I respectfully disagree. Of the three, only geographic rises to the level of behavioral, and only for certain advertisers, those who seek their customers within an area smaller than the site's full local market.

Demographic (and geographic to the extent that it is used as a surrogate for demographic) is of some value, particularly to national advertisers, but we are seeing it rapidly eclipsed by behavioral.

Contextual targeting on a general news site is pretty close to worthless. That is because very few general news contexts correspond to targets that are valued by advertisers, unless you consider hearing aids and age-related medications. There are exceptions, of course. Travel content correlates well with a desirable target. Business content implies a certain income level in its readers. But general news sites tend not to do well with either, because specialty sites are able to serve the readers better.

9:09 AM  
Anonymous Anonymous said...

This blog has become an ad for the author's economic interest.

10:59 AM  
Anonymous Anonymous said...

I found this a thoughtful package. I disagree with you on two simple grounds:
1. newspapers can make more money from open readership than from charging charging readers.
2. there is not enough value in local news stories to charge the public to read them. As I read this, you would not have variable charges for "important" stories versus run-of-the-mill stories.

5:26 PM  
Anonymous Anonymous said...

Sheesh Alan, three posts in as many days all pushing paid content for which you now have a vested interest. I normally consider you unbiased, but not this time.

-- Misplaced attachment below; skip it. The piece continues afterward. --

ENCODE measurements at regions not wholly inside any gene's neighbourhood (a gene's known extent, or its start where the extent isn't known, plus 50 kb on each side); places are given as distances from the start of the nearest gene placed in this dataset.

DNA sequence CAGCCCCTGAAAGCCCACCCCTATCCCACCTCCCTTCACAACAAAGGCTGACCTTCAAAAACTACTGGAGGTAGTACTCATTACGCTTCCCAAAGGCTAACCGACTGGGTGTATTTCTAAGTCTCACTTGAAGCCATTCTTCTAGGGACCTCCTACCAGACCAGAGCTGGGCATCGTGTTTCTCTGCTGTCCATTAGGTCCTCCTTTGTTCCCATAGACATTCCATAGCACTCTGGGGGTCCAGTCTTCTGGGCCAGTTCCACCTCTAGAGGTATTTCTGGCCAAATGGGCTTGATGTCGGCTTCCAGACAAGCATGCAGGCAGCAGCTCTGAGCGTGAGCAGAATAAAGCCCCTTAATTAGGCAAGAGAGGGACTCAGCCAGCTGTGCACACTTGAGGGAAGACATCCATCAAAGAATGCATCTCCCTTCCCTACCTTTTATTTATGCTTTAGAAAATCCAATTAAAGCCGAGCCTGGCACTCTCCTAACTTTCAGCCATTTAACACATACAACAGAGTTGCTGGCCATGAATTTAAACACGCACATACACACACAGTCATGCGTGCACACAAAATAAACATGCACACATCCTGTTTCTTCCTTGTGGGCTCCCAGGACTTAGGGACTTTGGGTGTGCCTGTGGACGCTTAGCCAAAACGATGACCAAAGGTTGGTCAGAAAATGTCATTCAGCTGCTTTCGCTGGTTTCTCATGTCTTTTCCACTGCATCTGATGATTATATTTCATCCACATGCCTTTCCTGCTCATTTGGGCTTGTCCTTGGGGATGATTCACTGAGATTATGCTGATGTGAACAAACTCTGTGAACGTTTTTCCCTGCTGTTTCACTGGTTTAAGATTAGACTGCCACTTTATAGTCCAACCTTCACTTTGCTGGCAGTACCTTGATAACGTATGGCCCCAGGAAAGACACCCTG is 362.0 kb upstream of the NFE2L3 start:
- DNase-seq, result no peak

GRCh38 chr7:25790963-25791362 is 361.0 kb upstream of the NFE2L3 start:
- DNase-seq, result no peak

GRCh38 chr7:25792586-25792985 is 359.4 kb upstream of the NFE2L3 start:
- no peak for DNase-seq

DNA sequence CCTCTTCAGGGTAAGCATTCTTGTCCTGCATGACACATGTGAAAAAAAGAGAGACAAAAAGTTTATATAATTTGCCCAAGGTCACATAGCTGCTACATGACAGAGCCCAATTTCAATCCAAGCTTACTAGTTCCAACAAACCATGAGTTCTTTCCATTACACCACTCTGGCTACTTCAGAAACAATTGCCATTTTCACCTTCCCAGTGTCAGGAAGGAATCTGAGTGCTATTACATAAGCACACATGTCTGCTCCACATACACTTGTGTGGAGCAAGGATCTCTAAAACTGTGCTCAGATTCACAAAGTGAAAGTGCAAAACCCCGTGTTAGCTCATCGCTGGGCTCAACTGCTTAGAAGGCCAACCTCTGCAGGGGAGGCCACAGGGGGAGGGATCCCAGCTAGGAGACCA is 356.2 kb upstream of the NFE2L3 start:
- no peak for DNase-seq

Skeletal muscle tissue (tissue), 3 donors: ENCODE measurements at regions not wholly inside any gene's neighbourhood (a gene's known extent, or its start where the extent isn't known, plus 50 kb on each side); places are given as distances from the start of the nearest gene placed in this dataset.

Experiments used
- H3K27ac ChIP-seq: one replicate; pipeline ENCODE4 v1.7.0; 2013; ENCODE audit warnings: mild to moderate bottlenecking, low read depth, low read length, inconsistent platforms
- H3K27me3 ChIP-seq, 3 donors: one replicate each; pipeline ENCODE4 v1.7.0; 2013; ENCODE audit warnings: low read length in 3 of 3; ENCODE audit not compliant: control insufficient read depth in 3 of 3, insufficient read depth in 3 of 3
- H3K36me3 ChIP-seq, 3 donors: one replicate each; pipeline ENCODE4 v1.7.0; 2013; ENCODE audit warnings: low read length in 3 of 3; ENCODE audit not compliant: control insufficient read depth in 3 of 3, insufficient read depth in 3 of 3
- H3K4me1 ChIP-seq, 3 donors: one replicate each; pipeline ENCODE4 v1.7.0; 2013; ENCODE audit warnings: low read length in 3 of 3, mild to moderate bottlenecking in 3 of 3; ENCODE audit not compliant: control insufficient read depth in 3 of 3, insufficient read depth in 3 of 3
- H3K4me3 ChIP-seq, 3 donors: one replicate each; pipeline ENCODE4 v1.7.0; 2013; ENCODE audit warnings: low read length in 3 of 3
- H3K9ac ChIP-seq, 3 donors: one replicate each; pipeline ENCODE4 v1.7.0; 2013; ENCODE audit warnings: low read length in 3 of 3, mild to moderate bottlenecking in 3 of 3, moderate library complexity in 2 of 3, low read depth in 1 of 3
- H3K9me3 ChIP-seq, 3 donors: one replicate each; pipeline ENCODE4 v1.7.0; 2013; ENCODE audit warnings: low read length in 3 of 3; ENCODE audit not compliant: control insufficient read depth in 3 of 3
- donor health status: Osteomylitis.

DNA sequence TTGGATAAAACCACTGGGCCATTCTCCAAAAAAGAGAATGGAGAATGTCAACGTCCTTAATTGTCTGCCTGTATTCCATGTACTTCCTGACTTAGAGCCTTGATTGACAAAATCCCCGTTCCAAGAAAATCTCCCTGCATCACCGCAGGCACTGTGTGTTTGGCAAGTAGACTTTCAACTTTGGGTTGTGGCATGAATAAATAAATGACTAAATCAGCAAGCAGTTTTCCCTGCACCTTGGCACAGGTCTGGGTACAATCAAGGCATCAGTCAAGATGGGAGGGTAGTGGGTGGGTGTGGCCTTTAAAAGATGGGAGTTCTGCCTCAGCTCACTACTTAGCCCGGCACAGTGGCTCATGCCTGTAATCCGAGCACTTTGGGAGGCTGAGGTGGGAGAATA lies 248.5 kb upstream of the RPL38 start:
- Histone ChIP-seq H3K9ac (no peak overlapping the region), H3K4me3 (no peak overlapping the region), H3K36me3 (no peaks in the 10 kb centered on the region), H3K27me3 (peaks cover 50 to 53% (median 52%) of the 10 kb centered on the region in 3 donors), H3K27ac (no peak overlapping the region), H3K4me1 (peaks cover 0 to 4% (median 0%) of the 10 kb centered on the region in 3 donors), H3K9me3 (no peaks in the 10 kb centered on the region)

5:35 PM  
Blogger Znakit said...

You have no shame Mr. Mutter, no shame at all.

6:45 PM  
Blogger Steve Ross said...

Targeting is always a good idea. Many newspapers try to start to do it with free registration for their own sites -- but find that they don't generate enough data and certainly don't know how to use they data they DO generate. So the more the merrier.

Concerning paid sites and the limited vision and brainpower of newspaper publishers, what about the plight of the enlarged community of freelance writers who actually do the work and need exposure?

My wife, an accomplished professional journalist, had a good story idea turned down by the nice but clueless new assignment editor at an ethnic newspaper in New York City. So she wrote it for a paper with similar readership in Boston, for just $50. The editor there apologizes for his paper's stinginess, but my wife was not even given free access to the paywalled site, for which the paper charges $18 a year. Instead, the editor is sending her (at much greater out-of-pocket expense) a stack of physical papers so she can send copies on to people she mentioned in the article -- none of whom live in Boston where the paper has limited newsstand distribution.

The editor (who, I guess, was glad to see a well written piece cross the transom) would like her to do more stories for the same insulting rate -- stories that almost no one who could offer her more lucrative assignments would ever see.

She also writes for the Nashua Telegraph, which has a flaky (although free) site that is only partially visible to search engines. Why newspapers do this defies understanding.

She has dialed down that gig as well due more to the lack of exposure than the small fee, to spend more time for MUCH more money helping edit a new UN website and to finish a book proposal, now sitting with a publisher.